Investigative authorities yet to act on over 6,000 auditor’s reports – NAC boss, Steven Wondu says
The National Audit Chamber (NAC) has a backlog of at least 6,000 audit reports with recommendations implicating some government institutions yet to be addressed.
The reports were submitted to the Revitalised Transitional National Legislative Assembly but no substantial debates have taken place to effect the recommendations raised by the watchdog body.
It exposes some excesses at some government institutions both at the national and state levels.
According to the Auditor General, Steven Wondu, the reports entail recommendations that could have prompted further investigations, especially by the law enforcement institutions, to prove the chamber’s claims; but no actions so far have been taken.
“When the National Audit Chamber makes findings and recommendations, we expect other institutions of the government to [kickstart] the process of implementing the recommendations of the auditor general,” said Auditor General, Steven Wondu.
“The law is very clever; it divides responsibility. The audit institution independently investigates and submits a report to the executive and legislature. They are supposed to show interest in those reports and take appropriate actions to mitigate those practices so that they do not happen again in the future,” he added.
Mr. Wondu did not point a finger at any particular individual or institution but lamented that a lot needed to be done.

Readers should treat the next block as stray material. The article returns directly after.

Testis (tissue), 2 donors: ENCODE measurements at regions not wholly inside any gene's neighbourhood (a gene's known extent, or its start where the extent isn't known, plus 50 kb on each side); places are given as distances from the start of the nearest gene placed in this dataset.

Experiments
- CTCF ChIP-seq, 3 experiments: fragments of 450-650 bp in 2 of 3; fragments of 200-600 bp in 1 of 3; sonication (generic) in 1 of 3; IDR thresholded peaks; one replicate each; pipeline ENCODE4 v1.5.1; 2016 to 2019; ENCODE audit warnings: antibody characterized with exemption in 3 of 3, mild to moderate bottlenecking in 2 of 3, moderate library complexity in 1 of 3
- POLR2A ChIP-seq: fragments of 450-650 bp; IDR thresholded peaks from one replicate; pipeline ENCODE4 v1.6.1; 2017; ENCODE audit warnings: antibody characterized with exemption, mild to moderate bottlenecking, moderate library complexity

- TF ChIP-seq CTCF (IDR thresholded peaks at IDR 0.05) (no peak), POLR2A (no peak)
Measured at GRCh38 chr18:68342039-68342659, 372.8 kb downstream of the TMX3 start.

But last year, the chamber revealed a report unearthing misappropriation of the 3 per cent oil proceeds meant for the oil field community by some senior government officials. No action was taken against those powerful individuals as mentioned in the report.
In September 2021, Wondu called for the observance of rules and regulations that should be applied in all payments against funding from all sources including the International Monetary Fund (IMF) loans, grants, and government revenue.
This was after a report covering the audit of the Rapid Credit Facility (RCF) of November 2020, from the IMF to the national Minister of Finance and Planning, in which the auditor did not make public its key findings too.
“The government is big, there is the auditor general who does the auditing and makes the technical findings and recommendations, and the implementation goes back to the executive, which is broad and wide,” Wondu told The City Review in an interview on Wednesday.
“There are some people who are called the police, and criminal investigation to check on doubts of the audit chamber to verify those findings and recommendations.”
He continued “There are very broad ranges of law institutions all the way to the courts if they do not show interest in the findings, the country loses. [For example], if the national auditor chamber says with respect to 50 or 20 million dollars we are not satisfied with the information that we have been given, I expect law enforcement institutions to zoom in. that is what happens in the rest of the world.”